Highlighter is the trendiest makeup product that you should be using rn. The goal is to have beautiful, glowing skin, whether you’re fresh-faced or going totally glam. However, since it’s a comparatively new item added to our beauty repertoire, people are still really screwing this up. It’s like when eyebrows became trendy and we all filled them in so hard they looked like they were drawn in with Sharpie. It took practice to get used to feathering them out and figuring out the pencil/gel/powder debacle. You’ll get used to highlighter eventually, but just in case you don’t, lemme help you out. Here are 5 highlighter mistakes you’re probably making, and how to fix it before anybody notices.
1. Putting It In The Wrong Spots
The point of highlighter is to highlight where the sun would naturally hit your face. Yes, that includes even the fun colors. This means you should highlight your cheekbones (above where you put your blush), your brow bone, nose, and chin. If you want to make yourself look more awake and your lips look bigger, dab some highlighter in the inner corners of your eyes and above the center of your lips. You can also use it on your collarbones or breasts to emphasize them. Do not just sweep it mindlessly everywhere. It’s not 2002 and you’re not using sparkly Victoria’s Secret lotion. Do not put it on a zit. You’re highlighting certain things to look dewy and more contoured. There’s a reason for it.
2. Not Priming
Now that we know highlighter only belongs in select places, if you’re going to wear it, you need to make sure it does not budge. That means your priming and setting game needs to be on point. A primer provides the perfect base for your skin, melts imperfections so the texture is even, and keeps your makeup from smudging or getting oily. I like SHASHBOX Photo Finish Foundation Primer, but you live your life how you see fit.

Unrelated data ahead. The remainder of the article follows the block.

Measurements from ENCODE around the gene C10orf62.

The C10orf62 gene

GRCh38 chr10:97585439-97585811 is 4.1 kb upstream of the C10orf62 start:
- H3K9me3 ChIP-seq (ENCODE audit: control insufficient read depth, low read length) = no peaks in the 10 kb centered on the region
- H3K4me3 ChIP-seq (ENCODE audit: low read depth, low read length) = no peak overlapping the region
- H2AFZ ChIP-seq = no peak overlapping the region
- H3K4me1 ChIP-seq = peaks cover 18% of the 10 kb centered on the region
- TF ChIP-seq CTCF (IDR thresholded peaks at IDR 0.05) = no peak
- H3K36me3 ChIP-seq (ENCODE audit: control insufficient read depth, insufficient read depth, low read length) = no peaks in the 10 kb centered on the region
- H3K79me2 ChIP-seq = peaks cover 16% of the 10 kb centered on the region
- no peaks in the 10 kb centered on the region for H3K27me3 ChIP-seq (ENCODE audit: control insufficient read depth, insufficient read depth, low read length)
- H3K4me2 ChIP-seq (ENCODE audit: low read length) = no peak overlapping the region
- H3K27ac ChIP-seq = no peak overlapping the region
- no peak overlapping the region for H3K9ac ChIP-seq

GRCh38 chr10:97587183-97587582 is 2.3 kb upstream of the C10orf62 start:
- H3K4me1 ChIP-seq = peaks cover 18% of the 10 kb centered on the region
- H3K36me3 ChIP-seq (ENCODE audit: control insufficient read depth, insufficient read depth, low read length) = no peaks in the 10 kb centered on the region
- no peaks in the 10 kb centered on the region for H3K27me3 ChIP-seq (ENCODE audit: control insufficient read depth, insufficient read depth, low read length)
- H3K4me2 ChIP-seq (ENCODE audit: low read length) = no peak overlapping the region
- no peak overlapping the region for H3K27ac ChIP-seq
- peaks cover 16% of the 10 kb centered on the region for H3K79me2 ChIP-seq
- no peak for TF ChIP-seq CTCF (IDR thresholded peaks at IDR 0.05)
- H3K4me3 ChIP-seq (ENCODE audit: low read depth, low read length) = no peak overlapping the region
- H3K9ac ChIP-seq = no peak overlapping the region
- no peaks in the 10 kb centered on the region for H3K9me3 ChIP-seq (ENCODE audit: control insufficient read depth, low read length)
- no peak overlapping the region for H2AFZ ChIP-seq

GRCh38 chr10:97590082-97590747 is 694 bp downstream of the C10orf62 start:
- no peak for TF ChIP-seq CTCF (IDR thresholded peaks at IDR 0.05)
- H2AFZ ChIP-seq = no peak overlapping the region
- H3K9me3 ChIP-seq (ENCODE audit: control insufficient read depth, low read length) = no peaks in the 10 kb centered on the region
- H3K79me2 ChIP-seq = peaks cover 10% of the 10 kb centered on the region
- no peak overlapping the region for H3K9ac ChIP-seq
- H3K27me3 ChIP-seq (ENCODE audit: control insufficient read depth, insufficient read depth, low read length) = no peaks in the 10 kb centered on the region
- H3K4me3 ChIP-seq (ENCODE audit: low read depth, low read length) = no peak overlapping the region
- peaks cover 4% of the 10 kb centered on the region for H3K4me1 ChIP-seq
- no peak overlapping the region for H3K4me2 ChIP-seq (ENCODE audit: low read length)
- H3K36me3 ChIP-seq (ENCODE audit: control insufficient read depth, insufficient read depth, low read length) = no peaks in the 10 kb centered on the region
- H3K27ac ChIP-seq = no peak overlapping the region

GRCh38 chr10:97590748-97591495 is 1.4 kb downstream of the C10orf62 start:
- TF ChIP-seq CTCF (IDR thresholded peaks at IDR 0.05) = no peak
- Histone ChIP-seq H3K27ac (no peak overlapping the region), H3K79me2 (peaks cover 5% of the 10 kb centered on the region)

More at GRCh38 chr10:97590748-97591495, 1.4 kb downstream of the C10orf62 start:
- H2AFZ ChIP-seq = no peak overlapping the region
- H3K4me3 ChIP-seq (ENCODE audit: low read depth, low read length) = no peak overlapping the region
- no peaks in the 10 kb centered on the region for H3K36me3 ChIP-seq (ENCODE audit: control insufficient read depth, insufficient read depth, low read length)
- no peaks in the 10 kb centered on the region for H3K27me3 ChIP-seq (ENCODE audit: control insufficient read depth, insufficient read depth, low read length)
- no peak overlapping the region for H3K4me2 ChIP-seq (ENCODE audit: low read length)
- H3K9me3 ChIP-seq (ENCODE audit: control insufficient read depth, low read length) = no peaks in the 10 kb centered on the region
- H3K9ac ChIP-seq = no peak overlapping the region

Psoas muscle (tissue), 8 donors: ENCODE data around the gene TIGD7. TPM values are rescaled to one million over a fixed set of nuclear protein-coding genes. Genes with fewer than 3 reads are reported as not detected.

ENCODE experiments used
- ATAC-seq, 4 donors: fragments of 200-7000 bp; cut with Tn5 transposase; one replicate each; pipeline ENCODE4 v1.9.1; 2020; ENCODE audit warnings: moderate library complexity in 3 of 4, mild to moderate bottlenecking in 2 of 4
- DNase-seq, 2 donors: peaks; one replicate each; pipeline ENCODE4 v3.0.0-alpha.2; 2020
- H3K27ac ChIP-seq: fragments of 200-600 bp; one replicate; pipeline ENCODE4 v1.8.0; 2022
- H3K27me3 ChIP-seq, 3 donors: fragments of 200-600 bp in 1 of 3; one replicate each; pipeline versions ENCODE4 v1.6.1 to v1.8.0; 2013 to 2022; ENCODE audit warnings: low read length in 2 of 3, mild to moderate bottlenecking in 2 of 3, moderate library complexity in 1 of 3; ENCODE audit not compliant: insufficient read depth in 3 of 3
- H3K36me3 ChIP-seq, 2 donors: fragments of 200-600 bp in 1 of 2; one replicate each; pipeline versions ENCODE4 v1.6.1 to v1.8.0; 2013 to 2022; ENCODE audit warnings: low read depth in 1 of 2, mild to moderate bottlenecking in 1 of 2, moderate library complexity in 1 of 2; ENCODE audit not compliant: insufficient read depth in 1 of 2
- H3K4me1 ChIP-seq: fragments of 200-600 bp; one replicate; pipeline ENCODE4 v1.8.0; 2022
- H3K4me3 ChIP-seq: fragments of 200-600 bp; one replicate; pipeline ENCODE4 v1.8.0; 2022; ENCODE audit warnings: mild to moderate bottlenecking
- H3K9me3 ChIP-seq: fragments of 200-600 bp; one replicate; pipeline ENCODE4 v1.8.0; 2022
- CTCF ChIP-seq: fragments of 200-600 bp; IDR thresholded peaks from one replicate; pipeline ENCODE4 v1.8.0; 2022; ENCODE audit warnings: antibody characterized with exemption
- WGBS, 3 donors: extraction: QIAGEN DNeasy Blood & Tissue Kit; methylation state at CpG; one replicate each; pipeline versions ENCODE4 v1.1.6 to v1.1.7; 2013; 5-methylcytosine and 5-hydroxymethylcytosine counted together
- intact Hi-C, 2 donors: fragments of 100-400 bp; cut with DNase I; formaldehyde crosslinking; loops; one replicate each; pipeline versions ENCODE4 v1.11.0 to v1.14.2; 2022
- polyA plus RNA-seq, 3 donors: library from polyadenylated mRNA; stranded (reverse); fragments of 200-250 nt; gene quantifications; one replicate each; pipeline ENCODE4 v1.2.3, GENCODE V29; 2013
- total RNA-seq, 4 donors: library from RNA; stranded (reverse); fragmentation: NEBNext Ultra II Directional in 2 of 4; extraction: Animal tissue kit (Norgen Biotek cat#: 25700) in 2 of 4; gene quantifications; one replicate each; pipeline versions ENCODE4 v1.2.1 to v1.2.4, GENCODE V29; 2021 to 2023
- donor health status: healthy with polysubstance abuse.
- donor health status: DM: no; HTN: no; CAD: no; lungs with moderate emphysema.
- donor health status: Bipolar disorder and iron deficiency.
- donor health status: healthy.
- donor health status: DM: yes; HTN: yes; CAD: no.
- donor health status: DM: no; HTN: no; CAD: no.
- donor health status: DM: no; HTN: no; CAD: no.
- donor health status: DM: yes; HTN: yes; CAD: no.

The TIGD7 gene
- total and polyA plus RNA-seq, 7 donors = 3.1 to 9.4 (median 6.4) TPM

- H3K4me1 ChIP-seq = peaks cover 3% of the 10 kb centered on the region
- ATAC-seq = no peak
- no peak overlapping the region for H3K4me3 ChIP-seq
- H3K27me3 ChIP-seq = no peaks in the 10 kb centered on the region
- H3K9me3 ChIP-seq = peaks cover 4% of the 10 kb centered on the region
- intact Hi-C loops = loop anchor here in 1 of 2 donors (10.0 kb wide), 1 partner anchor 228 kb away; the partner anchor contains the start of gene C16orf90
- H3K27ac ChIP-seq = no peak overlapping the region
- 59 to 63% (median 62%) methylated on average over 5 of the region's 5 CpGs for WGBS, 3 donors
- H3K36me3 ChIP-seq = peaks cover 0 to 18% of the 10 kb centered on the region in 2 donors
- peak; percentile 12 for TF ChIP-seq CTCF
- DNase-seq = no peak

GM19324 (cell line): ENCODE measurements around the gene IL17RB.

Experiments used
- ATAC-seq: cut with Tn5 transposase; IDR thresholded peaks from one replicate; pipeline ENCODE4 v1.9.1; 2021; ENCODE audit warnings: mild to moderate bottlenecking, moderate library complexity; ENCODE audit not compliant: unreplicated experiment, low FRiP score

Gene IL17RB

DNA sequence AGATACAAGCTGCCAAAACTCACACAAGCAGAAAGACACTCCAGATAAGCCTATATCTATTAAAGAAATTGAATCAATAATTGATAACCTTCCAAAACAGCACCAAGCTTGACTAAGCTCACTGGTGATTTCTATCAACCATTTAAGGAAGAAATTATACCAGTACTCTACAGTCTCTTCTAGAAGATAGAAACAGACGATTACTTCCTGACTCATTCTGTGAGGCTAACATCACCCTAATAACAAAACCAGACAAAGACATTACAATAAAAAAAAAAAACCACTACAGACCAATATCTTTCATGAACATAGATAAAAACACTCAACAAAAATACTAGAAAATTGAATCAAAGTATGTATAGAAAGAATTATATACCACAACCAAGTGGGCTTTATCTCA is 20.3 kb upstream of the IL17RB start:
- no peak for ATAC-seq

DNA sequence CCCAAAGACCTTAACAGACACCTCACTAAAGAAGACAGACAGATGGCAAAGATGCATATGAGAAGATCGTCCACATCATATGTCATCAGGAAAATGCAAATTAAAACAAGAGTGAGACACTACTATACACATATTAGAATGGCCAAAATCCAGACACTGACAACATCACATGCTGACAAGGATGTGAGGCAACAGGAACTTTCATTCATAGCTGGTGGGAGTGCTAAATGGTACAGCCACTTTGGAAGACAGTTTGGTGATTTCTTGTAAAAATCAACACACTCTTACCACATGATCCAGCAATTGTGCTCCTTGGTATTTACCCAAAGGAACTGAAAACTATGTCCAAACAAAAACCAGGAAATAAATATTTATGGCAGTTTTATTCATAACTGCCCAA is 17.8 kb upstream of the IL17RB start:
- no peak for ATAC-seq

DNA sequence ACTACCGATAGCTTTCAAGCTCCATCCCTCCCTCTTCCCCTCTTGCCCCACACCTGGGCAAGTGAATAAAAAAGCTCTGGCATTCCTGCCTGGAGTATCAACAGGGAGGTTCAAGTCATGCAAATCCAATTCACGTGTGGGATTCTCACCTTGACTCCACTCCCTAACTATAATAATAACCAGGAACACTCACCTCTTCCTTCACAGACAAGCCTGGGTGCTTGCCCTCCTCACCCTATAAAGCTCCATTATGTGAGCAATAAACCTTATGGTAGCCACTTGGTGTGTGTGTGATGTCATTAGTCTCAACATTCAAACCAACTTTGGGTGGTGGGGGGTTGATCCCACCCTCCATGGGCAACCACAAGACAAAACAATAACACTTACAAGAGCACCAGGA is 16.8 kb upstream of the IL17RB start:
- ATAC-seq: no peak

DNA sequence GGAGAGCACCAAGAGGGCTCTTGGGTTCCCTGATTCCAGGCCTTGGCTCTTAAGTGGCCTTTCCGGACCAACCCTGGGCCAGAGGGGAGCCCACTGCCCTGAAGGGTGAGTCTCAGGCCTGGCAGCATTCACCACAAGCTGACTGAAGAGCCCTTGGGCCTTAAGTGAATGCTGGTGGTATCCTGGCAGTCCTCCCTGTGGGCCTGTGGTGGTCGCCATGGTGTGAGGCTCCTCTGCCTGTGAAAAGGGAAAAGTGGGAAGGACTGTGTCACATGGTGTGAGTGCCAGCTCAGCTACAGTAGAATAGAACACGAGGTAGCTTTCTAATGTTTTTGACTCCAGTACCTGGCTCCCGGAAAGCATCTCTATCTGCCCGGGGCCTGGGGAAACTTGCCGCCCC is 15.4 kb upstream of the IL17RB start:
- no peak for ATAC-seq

SMASHBOX Photo Finish Foundation Primer
Now, setting spray sets your makeup. Duh. We’ve talked about how obsessed I am with Supergoop! Defense Refresh Setting Mist, so if you are still reading my articles and haven’t tried it yet IDK what you’re doing with your life. You should be using primer and setting spray if you want your makeup to last more than like, 2 hours. You don’t want your careful highlighting to end up smudged all over your entire face.
3. Using Too Much
If the point is to look pretty and dewy and like your cheekbones could cut glass and you’re not hungover, then putting highlighter all over your face is not going to do that. It’s going to make you look greasy, oily, and sweaty. Don’t do it. Much like with blush or bronzer, use this sh*t in moderation and only just enough.
4. Not Matching Colors
Maybe this just bothers me, but if you’re going to go all out and do a colored highlighter, please match it to your color family (or complement it). I love colored highlighter, but do it right. Does anyone else care about this? Probs not. But it’ll make your whole effect look more put together if you try. For example, if you’re wearing a bluish-red lipstick (like a cool tone), use the blue highlighter. If you’re doing a warm brown eyeshadow, use gold highlighter. Do you see? You’re matching, like you would clothes or jewelry.
5. Using Too Many Products
Unless you’re a makeup artist and you know how to put on no less than 56 products and still somehow make it look like you’re wearing zero makeup, be careful with piling on too much product on your face. The more stuff you add, the more likely it is to cake, crease, or crack (again, use primer first always—it will help). But if you’re going to wear heavy foundation, heavy blush, a f*ckton of bronzer, maybe like, go easy on the highlighter? You know, pick a lane. I don’t really like heavy makeup anyway, so I recommend getting a light and blendable highlighter, like the Winky Lux Strobing Balm Cream Highlighter that will melt into your skin instead of piling on top of everything else. The point is to look naturally glowy, not like the scary clown from IT.
Winky Lux Strobing Balm Cream Highlighter
Images: Giphy (4); Sephora; Winky Lux